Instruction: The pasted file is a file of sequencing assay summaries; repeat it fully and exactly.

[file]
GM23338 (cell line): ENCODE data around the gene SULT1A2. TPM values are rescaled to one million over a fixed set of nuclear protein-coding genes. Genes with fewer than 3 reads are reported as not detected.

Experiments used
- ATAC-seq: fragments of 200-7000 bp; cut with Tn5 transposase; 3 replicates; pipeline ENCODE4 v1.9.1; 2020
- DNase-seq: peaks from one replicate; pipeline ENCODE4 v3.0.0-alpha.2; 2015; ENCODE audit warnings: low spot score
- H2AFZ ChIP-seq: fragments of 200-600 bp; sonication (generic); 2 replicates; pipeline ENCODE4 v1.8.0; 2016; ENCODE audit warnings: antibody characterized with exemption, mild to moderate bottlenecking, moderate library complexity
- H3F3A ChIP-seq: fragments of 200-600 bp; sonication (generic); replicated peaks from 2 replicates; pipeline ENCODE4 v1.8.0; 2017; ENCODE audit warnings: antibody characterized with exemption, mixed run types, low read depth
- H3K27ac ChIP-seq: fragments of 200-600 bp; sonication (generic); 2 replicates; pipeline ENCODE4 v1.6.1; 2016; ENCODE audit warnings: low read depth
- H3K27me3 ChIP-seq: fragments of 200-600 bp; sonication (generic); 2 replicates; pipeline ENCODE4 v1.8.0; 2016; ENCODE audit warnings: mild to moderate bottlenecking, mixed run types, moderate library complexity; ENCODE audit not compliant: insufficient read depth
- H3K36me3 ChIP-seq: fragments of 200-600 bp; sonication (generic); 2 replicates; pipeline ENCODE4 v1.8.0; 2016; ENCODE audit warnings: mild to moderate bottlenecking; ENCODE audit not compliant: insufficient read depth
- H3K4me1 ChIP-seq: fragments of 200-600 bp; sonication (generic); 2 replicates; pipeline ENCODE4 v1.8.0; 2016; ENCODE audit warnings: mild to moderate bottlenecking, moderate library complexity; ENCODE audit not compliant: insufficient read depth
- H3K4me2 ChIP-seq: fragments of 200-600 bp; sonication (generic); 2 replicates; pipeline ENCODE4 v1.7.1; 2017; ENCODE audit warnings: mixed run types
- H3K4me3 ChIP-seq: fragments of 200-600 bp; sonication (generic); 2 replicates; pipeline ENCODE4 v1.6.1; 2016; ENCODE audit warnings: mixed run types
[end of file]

GM23338 (cell line): ENCODE data around the gene SULT1A2. TPM values are rescaled to one million over a fixed set of nuclear protein-coding genes. Genes with fewer than 3 reads are reported as not detected.

Experiments used
- ATAC-seq: fragments of 200-7000 bp; cut with Tn5 transposase; 3 replicates; pipeline ENCODE4 v1.9.1; 2020
- DNase-seq: peaks from one replicate; pipeline ENCODE4 v3.0.0-alpha.2; 2015; ENCODE audit warnings: low spot score
- H2AFZ ChIP-seq: fragments of 200-600 bp; sonication (generic); 2 replicates; pipeline ENCODE4 v1.8.0; 2016; ENCODE audit warnings: antibody characterized with exemption, mild to moderate bottlenecking, moderate library complexity
- H3F3A ChIP-seq: fragments of 200-600 bp; sonication (generic); replicated peaks from 2 replicates; pipeline ENCODE4 v1.8.0; 2017; ENCODE audit warnings: antibody characterized with exemption, mixed run types, low read depth
- H3K27ac ChIP-seq: fragments of 200-600 bp; sonication (generic); 2 replicates; pipeline ENCODE4 v1.6.1; 2016; ENCODE audit warnings: low read depth
- H3K27me3 ChIP-seq: fragments of 200-600 bp; sonication (generic); 2 replicates; pipeline ENCODE4 v1.8.0; 2016; ENCODE audit warnings: mild to moderate bottlenecking, mixed run types, moderate library complexity; ENCODE audit not compliant: insufficient read depth
- H3K36me3 ChIP-seq: fragments of 200-600 bp; sonication (generic); 2 replicates; pipeline ENCODE4 v1.8.0; 2016; ENCODE audit warnings: mild to moderate bottlenecking; ENCODE audit not compliant: insufficient read depth
- H3K4me1 ChIP-seq: fragments of 200-600 bp; sonication (generic); 2 replicates; pipeline ENCODE4 v1.8.0; 2016; ENCODE audit warnings: mild to moderate bottlenecking, moderate library complexity; ENCODE audit not compliant: insufficient read depth
- H3K4me2 ChIP-seq: fragments of 200-600 bp; sonication (generic); 2 replicates; pipeline ENCODE4 v1.7.1; 2017; ENCODE audit warnings: mixed run types
- H3K4me3 ChIP-seq: fragments of 200-600 bp; sonication (generic); 2 replicates; pipeline ENCODE4 v1.6.1; 2016; ENCODE audit warnings: mixed run types